system("ls")

Discussion in 'C++' started by Matko, Jan 21, 2010.

  1. Matko

    Matko Guest

    Hi!
    Is there a better way to get data returned by 'ls' command instead of
    'system("ls > file.txt");' and then reading the file. I'm thinking of
    something that would return 'const char *' into my buffer.

    Thanks!
    God bless you!
    Matko, Jan 21, 2010
    #1
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  2. Matko wrote:
    > Is there a better way to get data returned by 'ls' command instead of
    > 'system("ls > file.txt");' and then reading the file. I'm thinking of
    > something that would return 'const char *' into my buffer.


    Consider reading the manual about programming your OS. In Windows, for
    example, you examine the contents of the directory by means of the
    FindFirstFile/FindNextFile API calls. I heard that Boost had some kind
    of semi-portable directory access classes/interfaces, check them out too.

    V
    --
    Please remove capital 'A's when replying by e-mail
    I do not respond to top-posted replies, please don't ask
    Victor Bazarov, Jan 21, 2010
    #2
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  3. On 21.1.2010 22:07, Matko wrote:
    > Hi!
    > Is there a better way to get data returned by 'ls' command instead of
    > 'system("ls > file.txt");' and then reading the file. I'm thinking of
    > something that would return 'const char *' into my buffer.
    >


    popen() might be what you ask, but what Victor Bazarov wrote might what
    you need.

    --
    Are you ever going to do the dishes? Or will you change your major to
    biology?
    Donkey Hottie, Jan 21, 2010
    #3
  4. Matko

    Guest

    On Jan 21, 1:07 pm, Matko <> wrote:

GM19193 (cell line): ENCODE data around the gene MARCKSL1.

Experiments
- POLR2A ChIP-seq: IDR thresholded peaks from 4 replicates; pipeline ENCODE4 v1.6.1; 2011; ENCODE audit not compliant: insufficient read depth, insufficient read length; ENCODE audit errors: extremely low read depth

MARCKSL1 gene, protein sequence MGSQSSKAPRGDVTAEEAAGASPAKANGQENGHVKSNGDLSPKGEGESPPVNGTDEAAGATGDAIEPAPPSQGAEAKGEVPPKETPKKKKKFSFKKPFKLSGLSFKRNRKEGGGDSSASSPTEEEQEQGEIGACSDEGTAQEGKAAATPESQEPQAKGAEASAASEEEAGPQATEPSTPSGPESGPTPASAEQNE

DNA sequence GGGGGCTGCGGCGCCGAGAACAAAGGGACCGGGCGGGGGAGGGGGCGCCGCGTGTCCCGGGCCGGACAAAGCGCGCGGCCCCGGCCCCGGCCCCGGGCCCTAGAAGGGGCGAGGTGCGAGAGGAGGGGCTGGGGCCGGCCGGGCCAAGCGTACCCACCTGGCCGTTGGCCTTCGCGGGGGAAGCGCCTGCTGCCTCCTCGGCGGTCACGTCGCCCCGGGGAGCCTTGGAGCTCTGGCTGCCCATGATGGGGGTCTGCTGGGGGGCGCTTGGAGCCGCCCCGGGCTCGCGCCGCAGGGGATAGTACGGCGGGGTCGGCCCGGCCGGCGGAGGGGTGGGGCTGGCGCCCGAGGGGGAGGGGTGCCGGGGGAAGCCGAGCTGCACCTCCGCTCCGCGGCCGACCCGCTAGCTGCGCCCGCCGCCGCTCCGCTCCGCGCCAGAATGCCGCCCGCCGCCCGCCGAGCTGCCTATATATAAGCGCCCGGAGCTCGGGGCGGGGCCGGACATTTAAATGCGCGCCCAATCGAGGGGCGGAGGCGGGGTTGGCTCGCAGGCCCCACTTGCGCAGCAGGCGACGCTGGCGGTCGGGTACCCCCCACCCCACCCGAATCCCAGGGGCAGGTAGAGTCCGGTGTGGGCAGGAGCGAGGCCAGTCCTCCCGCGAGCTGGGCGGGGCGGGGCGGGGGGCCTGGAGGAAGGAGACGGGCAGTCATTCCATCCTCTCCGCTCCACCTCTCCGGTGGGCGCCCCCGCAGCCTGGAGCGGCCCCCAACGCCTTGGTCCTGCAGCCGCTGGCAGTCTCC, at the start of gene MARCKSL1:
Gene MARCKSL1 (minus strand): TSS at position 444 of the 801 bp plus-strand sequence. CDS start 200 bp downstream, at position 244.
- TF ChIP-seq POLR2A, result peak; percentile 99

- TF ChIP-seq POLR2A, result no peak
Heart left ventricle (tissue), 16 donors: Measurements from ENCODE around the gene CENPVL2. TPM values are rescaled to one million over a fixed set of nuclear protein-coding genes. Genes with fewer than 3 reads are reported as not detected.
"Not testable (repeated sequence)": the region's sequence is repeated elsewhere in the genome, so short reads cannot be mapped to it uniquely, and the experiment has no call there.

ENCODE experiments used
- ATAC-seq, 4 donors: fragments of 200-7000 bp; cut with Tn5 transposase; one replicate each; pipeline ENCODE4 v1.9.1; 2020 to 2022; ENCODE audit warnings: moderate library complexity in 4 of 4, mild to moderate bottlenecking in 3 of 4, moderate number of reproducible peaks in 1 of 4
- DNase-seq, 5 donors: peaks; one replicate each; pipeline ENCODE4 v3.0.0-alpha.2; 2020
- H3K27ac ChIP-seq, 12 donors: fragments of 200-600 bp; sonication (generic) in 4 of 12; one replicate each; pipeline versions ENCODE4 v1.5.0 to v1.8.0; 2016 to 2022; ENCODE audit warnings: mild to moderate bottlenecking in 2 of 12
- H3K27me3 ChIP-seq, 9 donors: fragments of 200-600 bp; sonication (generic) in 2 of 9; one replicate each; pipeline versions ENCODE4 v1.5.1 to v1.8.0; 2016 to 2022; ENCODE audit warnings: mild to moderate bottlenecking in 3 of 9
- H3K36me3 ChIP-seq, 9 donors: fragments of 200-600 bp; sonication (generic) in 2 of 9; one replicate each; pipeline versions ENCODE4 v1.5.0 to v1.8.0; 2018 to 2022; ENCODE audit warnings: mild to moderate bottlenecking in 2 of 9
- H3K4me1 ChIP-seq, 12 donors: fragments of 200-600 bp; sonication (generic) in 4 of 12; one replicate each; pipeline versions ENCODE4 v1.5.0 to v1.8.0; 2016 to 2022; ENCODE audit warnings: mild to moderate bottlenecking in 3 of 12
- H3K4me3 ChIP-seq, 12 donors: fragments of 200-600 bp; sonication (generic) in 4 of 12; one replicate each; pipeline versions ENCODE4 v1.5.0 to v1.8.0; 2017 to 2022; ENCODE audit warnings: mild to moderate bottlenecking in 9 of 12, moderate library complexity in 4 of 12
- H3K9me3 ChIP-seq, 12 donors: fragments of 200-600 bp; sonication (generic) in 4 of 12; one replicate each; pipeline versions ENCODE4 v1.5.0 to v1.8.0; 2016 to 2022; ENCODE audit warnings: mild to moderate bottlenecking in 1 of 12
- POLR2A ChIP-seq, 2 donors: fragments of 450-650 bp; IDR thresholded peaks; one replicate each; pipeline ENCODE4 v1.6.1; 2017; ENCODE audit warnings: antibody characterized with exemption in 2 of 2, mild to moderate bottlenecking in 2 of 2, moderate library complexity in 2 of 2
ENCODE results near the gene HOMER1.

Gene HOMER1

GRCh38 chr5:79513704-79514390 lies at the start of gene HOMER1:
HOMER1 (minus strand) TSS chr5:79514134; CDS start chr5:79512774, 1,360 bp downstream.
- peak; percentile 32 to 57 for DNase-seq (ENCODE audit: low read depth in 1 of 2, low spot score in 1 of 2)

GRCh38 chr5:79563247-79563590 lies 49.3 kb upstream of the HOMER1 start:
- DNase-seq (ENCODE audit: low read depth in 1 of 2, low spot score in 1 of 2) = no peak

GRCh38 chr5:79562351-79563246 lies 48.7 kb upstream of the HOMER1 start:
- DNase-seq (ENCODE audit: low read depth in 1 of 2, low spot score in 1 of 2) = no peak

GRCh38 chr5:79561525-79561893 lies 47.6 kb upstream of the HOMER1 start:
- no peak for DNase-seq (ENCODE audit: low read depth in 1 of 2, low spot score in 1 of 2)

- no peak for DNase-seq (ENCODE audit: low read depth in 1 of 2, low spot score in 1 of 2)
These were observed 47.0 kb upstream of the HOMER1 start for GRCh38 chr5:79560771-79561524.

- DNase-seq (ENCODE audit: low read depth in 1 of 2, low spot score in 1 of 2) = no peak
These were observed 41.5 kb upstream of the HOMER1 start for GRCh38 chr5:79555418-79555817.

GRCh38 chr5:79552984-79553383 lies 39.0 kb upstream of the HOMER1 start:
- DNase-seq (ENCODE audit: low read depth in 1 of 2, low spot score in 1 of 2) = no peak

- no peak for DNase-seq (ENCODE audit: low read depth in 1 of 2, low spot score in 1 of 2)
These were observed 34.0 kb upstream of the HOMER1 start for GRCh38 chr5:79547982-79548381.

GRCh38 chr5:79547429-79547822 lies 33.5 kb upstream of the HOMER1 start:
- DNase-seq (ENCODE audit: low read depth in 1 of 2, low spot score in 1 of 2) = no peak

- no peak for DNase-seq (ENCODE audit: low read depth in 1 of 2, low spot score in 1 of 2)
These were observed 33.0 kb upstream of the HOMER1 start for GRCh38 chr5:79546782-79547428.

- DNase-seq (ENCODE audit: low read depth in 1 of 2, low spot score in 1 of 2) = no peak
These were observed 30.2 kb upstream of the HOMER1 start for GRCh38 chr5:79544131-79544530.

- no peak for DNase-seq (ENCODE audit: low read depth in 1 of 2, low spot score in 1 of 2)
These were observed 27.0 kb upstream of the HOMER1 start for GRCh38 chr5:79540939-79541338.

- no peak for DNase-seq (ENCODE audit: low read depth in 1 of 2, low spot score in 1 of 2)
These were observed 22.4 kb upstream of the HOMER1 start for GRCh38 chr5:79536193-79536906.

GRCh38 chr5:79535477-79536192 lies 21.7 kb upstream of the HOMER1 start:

>
    > Is there a better way to get data returned by 'ls' command instead of
    > 'system("ls > file.txt");' and then reading the file. I'm thinking of
    > something that would return 'const char *' into my buffer.



    Dear Matko,

    I know of no standard C++-specific way of doing this, but I do know
    you can use the C functions opendir() and readdir() to do this.

    Read the documentation for those functions for details, but in a
    nutshell, opendir() returns a DIR*, which can then be passed into
    readdir() multiple times, each time returning a dirent*. This dirent
    object has a d_name member which points to the filename (essentially
    the char* you're looking for).

    Here's a short sample program to get you started:


    #include <dirent.h> // for opendir(), readdir(), and closedir()
    #include <iostream>

    int main(int argc, char ** argv)
    {
    DIR *dir = opendir("."); // open the current directory

    if (!dir)
    {
    std::cerr << "Cannot open directory!" << std::endl;
    exit(1);
    }

    struct dirent *entry;
    while (entry = readdir(dir)) // notice the single '='
    {
    std::cout << "Found directory entry: "
    << entry->d_name << std::endl;
    }
    closedir(dir);

    return 0;
    }


    After creating the DIR*, remember to check to make sure it is non-
    NULL before using it with readdir(). Do not free (or delete) the DIR
    and dirent handles, but remember to close the DIR handle with closedir
    () or it will remain open for the rest of your program.

    Eventually readdir(dir) will return NULL, which lets you know it is
    done returning dir entries. If you want more details, I urge you to
    read those functions' documentation.

    Many third-party C++ libraries (like Trolltech's Qt) have cleaner
    (and more C++-oriented) ways of getting directory entries. If you
    have access to one, I recommend using it. If you can't, opendir() and
    readdir() are quite portable and should suit your needs.

    > Thanks!
    > God bless you!


    Thank you. And God bless you, too!

    -- Jean-Luc
    , Jan 21, 2010
    #4
  5. Matko

    Default User Guest

    wrote:

    > On Jan 21, 1:07 pm, Matko <> wrote:
    > >
    > > Is there a better way to get data returned by 'ls' command instead